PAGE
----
The nearly three-week-long U.S. government shutdown is becoming more costly and problematic, taking an increasing toll on government workers and contractors, exports and imports, and key aviation research projects, industry and worker representatives say.
Much of the government shut down on December 22 for the third time in 2018 as Congress and the White House reached a stalemate on border wall funding, holding up passage of appropriations bills for numerous federal agencies, including the Departments of Transportation, Homeland Security, and Commerce.
At the FAA alone, 17,791 workers not involved in “life and safety” positions remain on furlough. The furloughs involve activities such airmen certificate issuance, NextGen development, unmanned systems exemption, aviation rulemaking, facility security inspections, routine background checks, air traffic control specialist development, certain drug testing, dispute resolution, and air traffic performance analysis, among many others.
However, as a result of the most recent FAA reauthorization bill, the aircraft registry remains open. ATC, maintenance of ATC equipment, field inspections, and “limited” aircraft certification activities also continue.
But while the furlough affects nearly 18,000 FAA workers, Aerospace Industries Association (AIA) president and CEO Eric Fanning pointed out that, government-wide, 800,000 federal workers are either furloughed or working without pay.
Along with delayed funding and the missed paychecks that “most sharply affect government employees,” the AIA noted the ripple effects, such as an inability to process export licenses with the lapse of funding for the Departments of State and Commerce, thereby delaying delivery of products to foreign countries.
Further, government contractors cannot work and the shutdown has suspended major research projects at the FAA, NASA, and NOAA. Government-industry stakeholder meetings also remain on hold.
“Every day the shutdown lasts, the impacts grow and become more difficult and more expensive to fix,” Fanning said. “It’s time to get these dedicated public servants back to work.”
While air traffic controllers have remained on the job, the National Air Traffic Controllers Association called the shutdown unacceptable and warned that it is hampering training to a point where fewer fully trained controllers are on the job than at any point in the last 30 years. The suspensions include activities at the FAA training academy in Oklahoma City.
“This staffing crisis is negatively affecting the National Airspace System, and the shutdown almost certainly will make a bad situation worse,” NATCA president Paul Rinaldi said. “Even before the shutdown, controllers have needed to work longer and harder to make up for the staffing shortfall.”
NATCA and the Air Line Pilots Association (ALPA) further joined forces to highlight ramifications on key NextGen projects such as controller pilot data link communications (CPDLC) or DataComm.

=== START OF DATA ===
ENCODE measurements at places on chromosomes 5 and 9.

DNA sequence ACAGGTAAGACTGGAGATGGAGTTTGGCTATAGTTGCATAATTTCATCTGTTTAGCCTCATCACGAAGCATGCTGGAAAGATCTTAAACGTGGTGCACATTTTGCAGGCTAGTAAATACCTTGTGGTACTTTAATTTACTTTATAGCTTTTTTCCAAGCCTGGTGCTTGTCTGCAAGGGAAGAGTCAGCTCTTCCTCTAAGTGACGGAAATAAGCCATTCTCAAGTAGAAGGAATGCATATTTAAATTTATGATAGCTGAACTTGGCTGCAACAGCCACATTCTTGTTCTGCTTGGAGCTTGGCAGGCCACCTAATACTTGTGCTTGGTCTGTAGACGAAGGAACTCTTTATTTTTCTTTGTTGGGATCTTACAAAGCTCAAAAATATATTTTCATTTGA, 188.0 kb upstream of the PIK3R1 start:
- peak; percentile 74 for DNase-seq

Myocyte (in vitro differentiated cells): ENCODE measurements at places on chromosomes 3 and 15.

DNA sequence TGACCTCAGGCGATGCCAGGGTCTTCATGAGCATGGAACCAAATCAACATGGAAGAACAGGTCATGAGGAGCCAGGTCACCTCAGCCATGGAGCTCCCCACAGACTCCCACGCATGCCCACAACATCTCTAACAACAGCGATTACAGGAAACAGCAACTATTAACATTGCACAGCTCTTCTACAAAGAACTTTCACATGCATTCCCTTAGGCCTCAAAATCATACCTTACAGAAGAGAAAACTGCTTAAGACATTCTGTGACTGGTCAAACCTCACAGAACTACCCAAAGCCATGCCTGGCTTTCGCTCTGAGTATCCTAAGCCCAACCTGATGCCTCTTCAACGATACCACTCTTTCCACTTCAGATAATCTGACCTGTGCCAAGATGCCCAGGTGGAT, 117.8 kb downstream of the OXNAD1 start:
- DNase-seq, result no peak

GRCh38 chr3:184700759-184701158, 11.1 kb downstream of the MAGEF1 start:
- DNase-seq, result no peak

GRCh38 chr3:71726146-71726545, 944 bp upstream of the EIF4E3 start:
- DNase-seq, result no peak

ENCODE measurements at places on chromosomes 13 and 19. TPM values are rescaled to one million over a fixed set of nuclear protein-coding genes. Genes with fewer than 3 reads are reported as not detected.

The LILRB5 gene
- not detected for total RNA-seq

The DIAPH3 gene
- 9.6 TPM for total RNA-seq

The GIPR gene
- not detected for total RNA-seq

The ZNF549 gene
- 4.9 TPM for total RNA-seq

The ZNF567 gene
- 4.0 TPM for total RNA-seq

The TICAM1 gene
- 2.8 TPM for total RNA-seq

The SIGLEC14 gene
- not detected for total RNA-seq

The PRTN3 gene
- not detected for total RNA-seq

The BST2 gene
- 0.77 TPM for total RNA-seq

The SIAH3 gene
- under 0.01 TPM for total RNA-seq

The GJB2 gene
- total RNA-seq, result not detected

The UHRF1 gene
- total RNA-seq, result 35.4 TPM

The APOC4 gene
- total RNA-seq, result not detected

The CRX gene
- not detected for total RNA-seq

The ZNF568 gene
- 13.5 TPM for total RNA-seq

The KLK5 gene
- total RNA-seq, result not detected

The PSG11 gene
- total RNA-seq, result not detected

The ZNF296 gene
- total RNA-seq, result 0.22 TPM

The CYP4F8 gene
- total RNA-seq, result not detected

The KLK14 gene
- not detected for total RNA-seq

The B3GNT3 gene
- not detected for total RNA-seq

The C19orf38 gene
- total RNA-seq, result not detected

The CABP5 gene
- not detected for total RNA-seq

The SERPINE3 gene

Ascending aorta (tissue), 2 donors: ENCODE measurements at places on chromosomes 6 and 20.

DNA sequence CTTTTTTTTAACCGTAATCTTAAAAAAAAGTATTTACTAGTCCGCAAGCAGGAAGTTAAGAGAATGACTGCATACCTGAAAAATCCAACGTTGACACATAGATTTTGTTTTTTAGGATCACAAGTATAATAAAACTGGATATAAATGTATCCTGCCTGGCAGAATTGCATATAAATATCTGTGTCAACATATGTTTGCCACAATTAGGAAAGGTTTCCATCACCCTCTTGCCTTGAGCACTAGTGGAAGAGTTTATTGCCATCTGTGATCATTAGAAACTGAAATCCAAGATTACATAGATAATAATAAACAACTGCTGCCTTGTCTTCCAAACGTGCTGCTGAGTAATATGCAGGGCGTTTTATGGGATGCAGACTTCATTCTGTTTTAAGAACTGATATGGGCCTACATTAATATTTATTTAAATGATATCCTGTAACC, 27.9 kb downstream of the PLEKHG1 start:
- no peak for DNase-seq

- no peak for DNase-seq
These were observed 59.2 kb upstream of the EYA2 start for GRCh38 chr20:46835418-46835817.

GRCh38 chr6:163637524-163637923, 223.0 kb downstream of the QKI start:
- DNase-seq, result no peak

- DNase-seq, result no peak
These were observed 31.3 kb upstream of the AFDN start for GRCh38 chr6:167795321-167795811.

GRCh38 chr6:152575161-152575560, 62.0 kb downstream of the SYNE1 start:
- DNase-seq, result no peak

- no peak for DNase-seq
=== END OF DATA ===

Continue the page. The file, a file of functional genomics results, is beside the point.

“The training for DataComm has a very specific performance schedule,” said NATCA director of safety and technology Jim Ullmann. “Because the timeline is so structured and the training so critical and time-consuming, it places additional pressure on employees who are operating with only 83 percent [on average] of the staffing target at their facilities. This shutdown will delay the implementation of DataComm in many centers by up to a year.”
“Due to the shutdown there will be significant delays to this program,” added ALPA president Joe DePete. “If the shutdown continues, air traffic controllers and pilots previously trained on the system will lose their proficiency due to a lack of use, and re-training will likely be required. The need to re-train will add costs and will no doubt delay the progress of this important airspace system upgrade.”
Airport security screeners also remain on the job, but American Federation of Government Employees (AFGE) national president David Cox emphasized the harm the shutdown has caused the Transportation Security Administration workforce. "TSA officers already have the least amount of rights of any federal officer, some of the lowest pay and highest attrition rates in government, and among the lowest morale of any federal agency,” Cox said, noting the workforce has dropped from 47,000 to 44,000 with steady attrition. “Working for weeks on end without being compensated—while already being short-staffed—only makes their situation worse."
News reports have suggested “sickouts” taking place with TSA screeners, leading to longer lines. NATCA, meanwhile, disputed reports that air traffic controllers have followed suit, saying it is not aware of higher levels of sick requests. “Air traffic controllers treat their jobs with the highest standard of professionalism,” a NATCA spokesman said.
The National Air Transportation Association further pointed to “numerous reports of failed attempts to obtain ferry permits or add aircraft” to charter fleets with the closure of the FAA Flight Standards District Offices (FSDOs). The shutdown also has hampered the ability of Designated Airworthiness Representatives to perform their functions, the association said, adding it continues to work with the FAA on the issue.